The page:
|Gimme a challenge here, Food Lady.
Let’s set this thing on fire or something.
You know how they say dogs know basic math, right? Show your dog you have three dog cookies in your hand, then only give them two. The dog knows you’re holding out on them and why are you being such a jerk about the cookie because you’re not going to eat it and they know that too. I thought we were friends here, says your dog.
Our dogs show us their smarts all the time like this. Not just our über-intelligent CCI pups, of course. Each fuzzy comes packaged with their own brand of cleverness.
For instance, as a former stray Jager has a level of survival skills that he exhibits even these seven years after his Gotcha Day with us. Street smarts, so to speak. When in the office he does his Tiny Tim performance with my dog loving co-workers. Oh please sir, says Jager with an affected cockney accent. He expands his pupils until his eyes are watery black pools. Could you spare a sandwich for a hungry dog? They don’t feed me until the weekend, you know.
And so he’s handed a pity cookie by a kind soul. Which he spits out. It’s my jaw, you see, says Jager. I don’t have much muscle here. Might you have a softer treat for the poor likes of me? And sure, he gets a different treat. Who could say no to that face? Jager chomps down the soft treat, then snatches up the one he dropped and trots away to nosh upon the treat back on his dog bed. True story. Except for the cockney accent part. He actually has a hard time pulling that one off.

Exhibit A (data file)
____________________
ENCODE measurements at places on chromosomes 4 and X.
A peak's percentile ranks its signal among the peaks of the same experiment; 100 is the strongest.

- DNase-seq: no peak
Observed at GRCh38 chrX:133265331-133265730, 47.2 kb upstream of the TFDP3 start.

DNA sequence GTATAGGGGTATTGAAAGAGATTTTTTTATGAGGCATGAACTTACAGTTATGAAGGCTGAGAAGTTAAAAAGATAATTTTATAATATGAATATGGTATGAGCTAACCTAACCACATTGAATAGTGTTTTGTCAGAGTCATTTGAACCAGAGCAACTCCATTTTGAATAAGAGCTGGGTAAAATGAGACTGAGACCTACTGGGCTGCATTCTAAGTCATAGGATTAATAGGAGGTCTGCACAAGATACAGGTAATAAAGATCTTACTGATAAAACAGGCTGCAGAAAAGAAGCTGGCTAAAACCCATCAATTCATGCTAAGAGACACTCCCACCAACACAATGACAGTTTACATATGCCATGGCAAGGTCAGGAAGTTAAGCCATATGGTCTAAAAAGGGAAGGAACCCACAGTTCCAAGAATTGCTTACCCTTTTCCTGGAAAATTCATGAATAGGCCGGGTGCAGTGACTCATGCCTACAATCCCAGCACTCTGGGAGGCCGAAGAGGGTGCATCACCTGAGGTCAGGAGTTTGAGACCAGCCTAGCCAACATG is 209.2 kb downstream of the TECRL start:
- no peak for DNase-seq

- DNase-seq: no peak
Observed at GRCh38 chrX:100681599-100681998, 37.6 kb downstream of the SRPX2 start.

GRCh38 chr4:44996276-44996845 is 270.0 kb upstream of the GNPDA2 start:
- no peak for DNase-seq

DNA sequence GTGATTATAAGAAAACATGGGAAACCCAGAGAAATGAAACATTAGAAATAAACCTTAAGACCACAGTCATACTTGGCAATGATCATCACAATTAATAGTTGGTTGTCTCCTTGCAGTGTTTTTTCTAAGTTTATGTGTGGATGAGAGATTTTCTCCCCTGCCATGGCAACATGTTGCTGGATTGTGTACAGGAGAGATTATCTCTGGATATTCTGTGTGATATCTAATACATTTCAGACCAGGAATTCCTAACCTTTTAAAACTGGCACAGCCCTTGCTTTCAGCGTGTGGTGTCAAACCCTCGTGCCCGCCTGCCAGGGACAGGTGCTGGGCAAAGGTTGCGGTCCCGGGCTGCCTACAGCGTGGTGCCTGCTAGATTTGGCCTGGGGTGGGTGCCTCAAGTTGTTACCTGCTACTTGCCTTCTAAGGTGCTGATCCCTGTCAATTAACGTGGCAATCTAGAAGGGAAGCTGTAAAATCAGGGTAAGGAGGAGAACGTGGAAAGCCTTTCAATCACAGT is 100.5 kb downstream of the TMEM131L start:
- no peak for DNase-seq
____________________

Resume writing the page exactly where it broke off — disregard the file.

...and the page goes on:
He’s a clever one, our Jager.
But we know Euka’s a rather smart girl, too. She observes her environment and misses nothing. I notice her relaxed posture as we walk into new situations, but I also see how she needs to process things. Not a fear or hesitation about what’s going on, but instead she cases a room with a what’s in this for me attitude.
|You do have matches on you, right?|
Our local chapter of puppy raisers for Canine Companions for Independence was provided the opportunity this weekend to introduce our pups to an agility course. Not as training for any competition, but an excellent and safe way to reinforce confidence with novel experiences.
It’s a long drive for us, about an hour and a half, to reach the agility facility (heh. agility facility.) and we show up a bit after things have started. Activities in full swing with dogs and people absolutely everywhere. At one point I counted sixteen pups with their handlers. (During the playtime break, I’m sure the thundering herd was at least twice that.) It was so very interesting to watch Euka scan the room, the agility equipment, the dogs in motion. Her body posture – head up, ears perked – was all Coo-ell! Bring it on!
|I’m just not getting this sandworm* thing.|
|The Euka Express bursts from the train tunnel.
Woe to those dog in the path of the freight train.
All three of them.